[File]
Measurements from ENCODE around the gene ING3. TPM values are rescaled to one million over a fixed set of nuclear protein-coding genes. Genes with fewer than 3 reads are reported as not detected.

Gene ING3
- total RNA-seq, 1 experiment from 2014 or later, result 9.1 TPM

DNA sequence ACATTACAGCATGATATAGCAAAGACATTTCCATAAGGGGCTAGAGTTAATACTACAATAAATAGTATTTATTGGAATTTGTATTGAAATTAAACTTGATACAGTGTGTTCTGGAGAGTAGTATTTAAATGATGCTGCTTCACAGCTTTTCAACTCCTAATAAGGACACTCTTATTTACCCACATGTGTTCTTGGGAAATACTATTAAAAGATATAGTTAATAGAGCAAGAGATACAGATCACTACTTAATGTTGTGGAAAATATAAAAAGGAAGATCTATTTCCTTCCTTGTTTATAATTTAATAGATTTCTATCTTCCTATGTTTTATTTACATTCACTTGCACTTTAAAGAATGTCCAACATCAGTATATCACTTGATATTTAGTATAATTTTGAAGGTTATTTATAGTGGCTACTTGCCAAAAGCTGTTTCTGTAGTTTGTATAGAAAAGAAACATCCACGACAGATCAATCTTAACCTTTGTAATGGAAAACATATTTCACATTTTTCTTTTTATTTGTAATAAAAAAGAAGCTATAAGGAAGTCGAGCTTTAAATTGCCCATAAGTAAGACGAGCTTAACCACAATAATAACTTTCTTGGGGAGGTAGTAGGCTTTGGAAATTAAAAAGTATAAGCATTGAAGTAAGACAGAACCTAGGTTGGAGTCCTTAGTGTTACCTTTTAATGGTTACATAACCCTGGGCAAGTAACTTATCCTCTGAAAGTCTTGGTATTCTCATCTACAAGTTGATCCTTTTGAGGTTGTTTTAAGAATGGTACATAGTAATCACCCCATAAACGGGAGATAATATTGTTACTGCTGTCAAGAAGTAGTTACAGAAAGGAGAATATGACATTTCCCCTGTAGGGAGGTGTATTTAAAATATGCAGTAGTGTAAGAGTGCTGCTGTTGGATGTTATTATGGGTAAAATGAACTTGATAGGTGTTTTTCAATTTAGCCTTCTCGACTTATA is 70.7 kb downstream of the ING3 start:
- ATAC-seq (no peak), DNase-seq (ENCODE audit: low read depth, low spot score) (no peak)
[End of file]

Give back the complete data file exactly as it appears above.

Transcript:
Measurements from ENCODE around the gene ING3. TPM values are rescaled to one million over a fixed set of nuclear protein-coding genes. Genes with fewer than 3 reads are reported as not detected.

Gene ING3
- total RNA-seq, 1 experiment from 2014 or later, result 9.1 TPM

DNA sequence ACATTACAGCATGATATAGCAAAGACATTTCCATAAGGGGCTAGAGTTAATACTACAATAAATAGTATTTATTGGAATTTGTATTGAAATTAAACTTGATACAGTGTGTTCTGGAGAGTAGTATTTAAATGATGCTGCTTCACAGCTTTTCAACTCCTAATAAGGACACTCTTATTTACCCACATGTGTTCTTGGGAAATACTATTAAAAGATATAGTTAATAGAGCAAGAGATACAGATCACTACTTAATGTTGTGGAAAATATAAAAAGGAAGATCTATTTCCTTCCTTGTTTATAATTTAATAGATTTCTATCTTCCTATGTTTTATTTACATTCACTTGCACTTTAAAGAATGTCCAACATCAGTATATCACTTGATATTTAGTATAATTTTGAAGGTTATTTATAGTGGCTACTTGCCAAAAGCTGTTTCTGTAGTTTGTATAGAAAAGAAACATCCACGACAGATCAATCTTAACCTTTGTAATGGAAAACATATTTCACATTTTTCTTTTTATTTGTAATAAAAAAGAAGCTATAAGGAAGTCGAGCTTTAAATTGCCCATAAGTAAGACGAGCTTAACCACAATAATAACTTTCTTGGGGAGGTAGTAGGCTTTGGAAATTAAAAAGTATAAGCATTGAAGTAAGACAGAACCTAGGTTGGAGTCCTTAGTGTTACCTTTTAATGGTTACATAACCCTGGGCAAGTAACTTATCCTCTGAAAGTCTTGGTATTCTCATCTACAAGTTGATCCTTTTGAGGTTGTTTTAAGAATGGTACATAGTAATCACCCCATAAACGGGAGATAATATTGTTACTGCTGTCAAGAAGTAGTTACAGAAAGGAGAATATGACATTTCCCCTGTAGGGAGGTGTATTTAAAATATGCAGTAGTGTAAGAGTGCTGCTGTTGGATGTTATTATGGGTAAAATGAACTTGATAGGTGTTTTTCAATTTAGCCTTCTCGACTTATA is 70.7 kb downstream of the ING3 start:
- ATAC-seq (no peak), DNase-seq (ENCODE audit: low read depth, low spot score) (no peak)